John Wojtowicz was the full-on character who inspired “Dog Day Afternoon” with his attempt to rob a Brooklyn bank in late summer 1972 to finance one of his lovers’ sex-reassignment surgery. Al Pacino went to town on that role, but it hardly captures the complications in the rich, even implausible life of Wojtowicz (“The Dog”) himself. Directors Frank Keraudren and Allison Berg had access to his life for a decade, and while the visuals are sometimes limited to Wojtowicz talking, talking and talking, the words are choice, the stories almost too true to be good. Al Pacino’s got nothing on this rampantly bisexual, hopelessly romantic, eager-to-please larger-than-life character, who proudly calls himself a “pervert.” Pioneer same-sex marriage activist? Classic New York City braggart? Mama’s boy? Early campaigner for gay liberation, seen in 1960s period footage? Vietnam veteran? The Dog, he’s all that and more. And there’s surprising tenderness amid the tendencies to teeming madness. 100m. (Ray Pride)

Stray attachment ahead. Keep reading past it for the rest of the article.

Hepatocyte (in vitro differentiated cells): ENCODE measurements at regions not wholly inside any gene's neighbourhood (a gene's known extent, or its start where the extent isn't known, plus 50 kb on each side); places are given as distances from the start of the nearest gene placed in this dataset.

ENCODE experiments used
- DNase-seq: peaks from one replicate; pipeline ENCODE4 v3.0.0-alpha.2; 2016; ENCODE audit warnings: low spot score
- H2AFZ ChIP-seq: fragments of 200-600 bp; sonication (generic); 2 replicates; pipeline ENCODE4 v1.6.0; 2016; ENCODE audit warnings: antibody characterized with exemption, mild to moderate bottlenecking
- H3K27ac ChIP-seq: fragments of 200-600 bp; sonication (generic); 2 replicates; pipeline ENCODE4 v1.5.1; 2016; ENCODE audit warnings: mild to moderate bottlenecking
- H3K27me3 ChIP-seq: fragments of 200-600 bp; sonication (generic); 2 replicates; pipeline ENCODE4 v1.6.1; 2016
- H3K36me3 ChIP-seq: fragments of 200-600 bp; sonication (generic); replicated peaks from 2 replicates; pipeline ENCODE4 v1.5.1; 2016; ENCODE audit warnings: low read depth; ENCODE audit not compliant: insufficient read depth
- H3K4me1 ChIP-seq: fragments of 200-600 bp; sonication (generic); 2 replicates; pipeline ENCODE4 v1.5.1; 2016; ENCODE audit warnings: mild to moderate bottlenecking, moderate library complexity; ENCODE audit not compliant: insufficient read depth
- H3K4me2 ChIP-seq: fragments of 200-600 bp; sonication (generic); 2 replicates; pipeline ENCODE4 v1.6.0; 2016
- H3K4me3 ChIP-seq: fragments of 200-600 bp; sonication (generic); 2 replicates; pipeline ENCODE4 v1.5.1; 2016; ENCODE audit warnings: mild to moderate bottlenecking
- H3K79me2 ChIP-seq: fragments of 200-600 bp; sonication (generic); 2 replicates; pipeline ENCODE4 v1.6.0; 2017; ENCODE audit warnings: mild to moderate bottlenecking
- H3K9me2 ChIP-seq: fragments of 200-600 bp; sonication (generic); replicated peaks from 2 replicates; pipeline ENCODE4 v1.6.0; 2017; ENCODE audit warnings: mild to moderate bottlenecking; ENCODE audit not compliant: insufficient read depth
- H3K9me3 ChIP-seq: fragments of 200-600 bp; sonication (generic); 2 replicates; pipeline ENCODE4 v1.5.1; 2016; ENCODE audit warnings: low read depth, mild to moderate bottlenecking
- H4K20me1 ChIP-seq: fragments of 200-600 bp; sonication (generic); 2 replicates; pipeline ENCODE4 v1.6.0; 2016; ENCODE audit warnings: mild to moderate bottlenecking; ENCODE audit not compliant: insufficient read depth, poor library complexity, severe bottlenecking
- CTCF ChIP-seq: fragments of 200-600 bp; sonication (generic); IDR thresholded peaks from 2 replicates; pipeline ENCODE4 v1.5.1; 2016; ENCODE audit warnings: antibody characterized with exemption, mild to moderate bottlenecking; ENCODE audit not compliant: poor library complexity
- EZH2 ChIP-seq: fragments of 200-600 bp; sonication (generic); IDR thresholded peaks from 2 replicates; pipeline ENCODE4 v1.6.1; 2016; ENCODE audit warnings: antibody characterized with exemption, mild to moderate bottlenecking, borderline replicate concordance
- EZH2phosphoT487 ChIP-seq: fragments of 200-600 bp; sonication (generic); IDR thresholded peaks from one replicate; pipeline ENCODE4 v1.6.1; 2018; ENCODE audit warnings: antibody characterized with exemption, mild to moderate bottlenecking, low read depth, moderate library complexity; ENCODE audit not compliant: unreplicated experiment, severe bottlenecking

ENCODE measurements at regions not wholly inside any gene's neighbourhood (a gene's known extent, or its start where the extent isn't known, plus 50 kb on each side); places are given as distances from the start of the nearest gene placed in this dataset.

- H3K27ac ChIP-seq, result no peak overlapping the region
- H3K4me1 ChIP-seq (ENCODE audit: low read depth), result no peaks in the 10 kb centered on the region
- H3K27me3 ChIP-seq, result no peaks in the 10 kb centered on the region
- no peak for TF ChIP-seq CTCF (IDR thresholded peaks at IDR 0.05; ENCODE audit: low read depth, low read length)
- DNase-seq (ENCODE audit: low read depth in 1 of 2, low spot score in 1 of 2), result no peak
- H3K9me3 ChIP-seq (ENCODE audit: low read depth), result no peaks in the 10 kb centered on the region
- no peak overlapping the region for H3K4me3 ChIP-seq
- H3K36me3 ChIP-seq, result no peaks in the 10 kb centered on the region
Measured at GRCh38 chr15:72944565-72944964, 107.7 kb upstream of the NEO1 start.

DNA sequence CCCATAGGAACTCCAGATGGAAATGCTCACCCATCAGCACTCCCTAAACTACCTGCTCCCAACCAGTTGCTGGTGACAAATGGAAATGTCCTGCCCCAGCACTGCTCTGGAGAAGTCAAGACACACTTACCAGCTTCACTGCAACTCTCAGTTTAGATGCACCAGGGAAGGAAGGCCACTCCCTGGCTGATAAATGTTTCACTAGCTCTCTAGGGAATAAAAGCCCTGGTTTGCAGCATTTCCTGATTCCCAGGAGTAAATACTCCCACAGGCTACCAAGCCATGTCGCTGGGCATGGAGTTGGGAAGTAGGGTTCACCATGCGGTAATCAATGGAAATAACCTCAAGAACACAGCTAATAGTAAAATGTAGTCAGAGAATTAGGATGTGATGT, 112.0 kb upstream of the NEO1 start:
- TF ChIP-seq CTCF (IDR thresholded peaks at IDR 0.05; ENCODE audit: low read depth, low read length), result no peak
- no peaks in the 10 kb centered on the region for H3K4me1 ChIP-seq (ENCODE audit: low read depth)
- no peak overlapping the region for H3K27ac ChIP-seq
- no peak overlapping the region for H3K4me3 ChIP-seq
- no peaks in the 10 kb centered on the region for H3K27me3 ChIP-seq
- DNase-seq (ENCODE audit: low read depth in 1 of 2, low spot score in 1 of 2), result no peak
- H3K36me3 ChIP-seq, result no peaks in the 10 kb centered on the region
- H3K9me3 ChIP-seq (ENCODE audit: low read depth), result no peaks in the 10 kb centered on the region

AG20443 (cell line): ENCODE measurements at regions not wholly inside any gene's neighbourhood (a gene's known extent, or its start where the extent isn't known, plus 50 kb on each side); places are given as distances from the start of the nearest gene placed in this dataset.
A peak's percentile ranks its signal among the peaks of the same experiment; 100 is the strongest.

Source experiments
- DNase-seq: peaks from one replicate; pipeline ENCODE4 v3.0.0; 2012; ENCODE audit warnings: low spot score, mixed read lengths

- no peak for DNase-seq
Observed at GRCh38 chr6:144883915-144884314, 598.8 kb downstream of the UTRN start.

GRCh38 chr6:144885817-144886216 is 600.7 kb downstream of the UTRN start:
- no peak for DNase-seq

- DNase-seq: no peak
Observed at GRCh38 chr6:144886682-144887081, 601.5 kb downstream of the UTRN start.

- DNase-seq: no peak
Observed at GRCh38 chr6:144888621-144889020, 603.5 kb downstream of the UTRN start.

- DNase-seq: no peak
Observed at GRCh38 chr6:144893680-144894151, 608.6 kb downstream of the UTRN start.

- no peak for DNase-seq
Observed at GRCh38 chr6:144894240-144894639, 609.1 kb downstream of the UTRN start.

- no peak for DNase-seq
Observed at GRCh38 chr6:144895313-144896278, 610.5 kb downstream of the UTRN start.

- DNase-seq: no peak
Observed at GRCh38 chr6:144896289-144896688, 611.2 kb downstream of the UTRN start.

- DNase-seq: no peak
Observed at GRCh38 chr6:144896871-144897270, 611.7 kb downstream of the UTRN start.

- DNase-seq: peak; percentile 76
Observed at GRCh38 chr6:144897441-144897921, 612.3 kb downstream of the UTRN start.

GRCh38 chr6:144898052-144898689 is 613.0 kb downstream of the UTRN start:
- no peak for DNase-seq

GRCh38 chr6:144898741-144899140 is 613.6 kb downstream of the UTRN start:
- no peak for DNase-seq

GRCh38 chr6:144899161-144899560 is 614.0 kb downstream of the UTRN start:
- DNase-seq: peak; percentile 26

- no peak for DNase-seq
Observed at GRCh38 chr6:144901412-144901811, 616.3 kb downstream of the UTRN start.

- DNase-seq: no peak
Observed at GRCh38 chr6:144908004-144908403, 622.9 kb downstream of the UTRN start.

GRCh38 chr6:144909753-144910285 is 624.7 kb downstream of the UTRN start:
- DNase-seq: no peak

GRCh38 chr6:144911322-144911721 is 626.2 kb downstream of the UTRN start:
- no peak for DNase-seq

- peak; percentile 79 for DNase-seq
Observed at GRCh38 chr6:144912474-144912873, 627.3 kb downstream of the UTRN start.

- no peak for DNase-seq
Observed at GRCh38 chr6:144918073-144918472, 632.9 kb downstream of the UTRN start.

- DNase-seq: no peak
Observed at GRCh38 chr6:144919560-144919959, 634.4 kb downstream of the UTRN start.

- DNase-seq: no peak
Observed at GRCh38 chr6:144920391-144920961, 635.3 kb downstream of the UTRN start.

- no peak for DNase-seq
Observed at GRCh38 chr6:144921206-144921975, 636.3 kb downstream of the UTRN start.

“The Dog” opens Friday, October 3 at Facets.
Ray Pride is Newcity’s film critic and a contributing editor of Filmmaker magazine. He is also a photographer: his history of Chicago “Ghost Signs” in words and images is forthcoming; previews on Twitter (twitter.com/chighostsigns) as well as daily photography on Instagram: instagram.com/raypride. Twitter: twitter.com/rayPride. (Photo: Jorge Colombo.)